- The Washington Times - Tuesday, April 17, 2018

COLUMBUS, Ohio — When Game 3 ended at 11:26 p.m., Nationwide Arena didn’t look much different than it did at the opening faceoff. The facility reported a crowd of 19,337, a franchise record for the Columbus Blue Jackets, regular season or playoffs, and most of them stayed till the bitter end.

For the third straight game of this series, overtime was necessary to decide the winner, and for the third straight time, the visiting team found a way to pull it out.

Lars Eller kicked in the game-winning goal about halfway into the game’s second overtime, delivering the Washington Capitals their first win of the 2018 Stanley Cup Playoffs, 3-2.

Most of the third period was tied at two after Blue Jackets star Artemi Panarin scored his second goal of the series. After 29 minutes of extra hockey, Eller scored on your typical overtime goal — Brett Connolly’s shot on a 3-on-2 breakaway bounced off Bobrovsky and Eller popped in the putback.

Capitals coach Barry Trotz wouldn’t admit after the game that his team has something “against” ending a game in regulation.

“Just want to win at the end. If it takes eight periods, we just want to win,” Trotz said.

Tom Wilson and John Carlson scored goals in regulation and Alex Ovechkin finished the game with two assists. Braden Holtby made his first start of the postseason in place of Philipp Grubauer and saved 33 shots.

Eighteen of his saves came in the third period or later. Though he didn’t think he was at his sharpest, it wasn’t tough to stay strong in overtime, he said.

“If you’re not in the game in playoff overtime, you’re probably not in the league,” Holtby said. “It’s more just making sure your body’s ready, conserving energy at the right times.”

Holtby’s instincts and playoff experience made a difference right away, as he stopped nine shots in the first period with some major assists by the team defense. Matt Niskanen, Michal Kempny and T.J. Oshie each blocked two shots in the first. The Capitals also survived two high-sticking penalties on Wilson and Jakub Vrana, with Vrana’s penalty minutes leaking into the second frame.

The Capitals opened the scoring 25:52 into the game when Niskanen snapped one from the blue line off an Ovechkin assist. The league later changed credit for the goal to Wilson, who got his stick on the puck for a redirection.

Brett Connolly briefly made the score 2-0 a few moments later. During a rush, Columbus goalie Sergei Bobrovsky laid out for multiple non-glove saves but left an opening for Connolly to bury a rebound. But Columbus challenged, correctly guessing that Connolly crossed the blue line ahead of the puck before the play.

The Blue Jackets soon drew even with 8:42 left in the period. Seth Jones and Artemi Panarin shuttled the puck to Pierre-Luc Dubois, open by the right circle, for a wrister.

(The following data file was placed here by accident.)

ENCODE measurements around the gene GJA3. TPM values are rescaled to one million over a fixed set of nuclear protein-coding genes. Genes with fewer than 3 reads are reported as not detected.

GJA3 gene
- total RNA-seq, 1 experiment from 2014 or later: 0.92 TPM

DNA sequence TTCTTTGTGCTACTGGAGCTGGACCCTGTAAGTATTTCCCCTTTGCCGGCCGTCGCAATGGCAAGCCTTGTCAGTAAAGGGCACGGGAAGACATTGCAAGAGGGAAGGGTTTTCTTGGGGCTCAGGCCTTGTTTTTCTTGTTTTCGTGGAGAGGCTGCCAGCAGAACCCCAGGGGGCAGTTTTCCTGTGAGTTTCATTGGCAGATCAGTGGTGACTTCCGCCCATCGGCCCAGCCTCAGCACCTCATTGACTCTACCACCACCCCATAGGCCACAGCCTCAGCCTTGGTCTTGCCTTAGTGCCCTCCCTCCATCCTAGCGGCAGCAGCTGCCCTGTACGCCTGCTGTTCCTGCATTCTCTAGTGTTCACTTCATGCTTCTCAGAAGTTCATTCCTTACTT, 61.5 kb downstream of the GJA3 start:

But special teams continued to leave their fingerprints on the series. Consecutive slashing penalties by Brandon Dubinsky and Ryan Murray gave Washington 54 seconds of 5-on-3 hockey. The Capitals only needed 28 seconds for Nicklas Backstrom to set up Carlson for an easy one-timer.

Four minutes into the third, Dmitry Orlov misplayed a loose puck and Panarin picked it up to create an odd-man breakaway. He and Cam Atkinson took on Carlson, and Panarin buried the equalizer.

Columbus followed this with a dangerous rush, and Holtby bent over backwards to keep their chances out of the net. After the Blue Jackets did not get a shot on goal in the last 9:22 of the second, they outshot the Capitals 10-6 in the third. But the game was destined for overtime, the hallmark of this series for better or worse.

The Blue Jackets camped out in their offensive zone quickly, and Holtby had to take care of several chances in the opening minutes, ranging from a wraparound just wide of the net to a head-on wrister. Panarin took a breakaway shot from the left side six minutes in, trying to recreate his Game 1 winner, but he put it straight into Holtby’s chest.

Washington had its fair share of chances as the fourth period continued, but very few real threats. Carlson was called for tripping with 4:18 left to play, but the penalty kill made its fourth stop of the night to remain perfect.

The Capitals‘ penalty kill went just 4-for-8 in Games 1 and 2. Trotz said it was improved Tuesday night because at this point in a series, “it’s about adjustments.”

“You keep seeing the same faces and you try to come up with a wrinkle every game,” Trotz said. “They’re gonna look at the film and dissect it like we have, and we’re going to do the same thing, and we’re going to see if there’s just something that we can add or we have to crack. It’s all about adjustments now.”

Bobrovsky made 42 saves for the Blue Jackets. Coach John Tortorella said “no one is down” in his locker room despite their first loss of the postseason.

“I’m not gonna pick apart the team. I think we played better tonight than we played the last game, and we won the last game,” Tortorella said. “It’s NHL playoff hockey. It’s a strange animal.”

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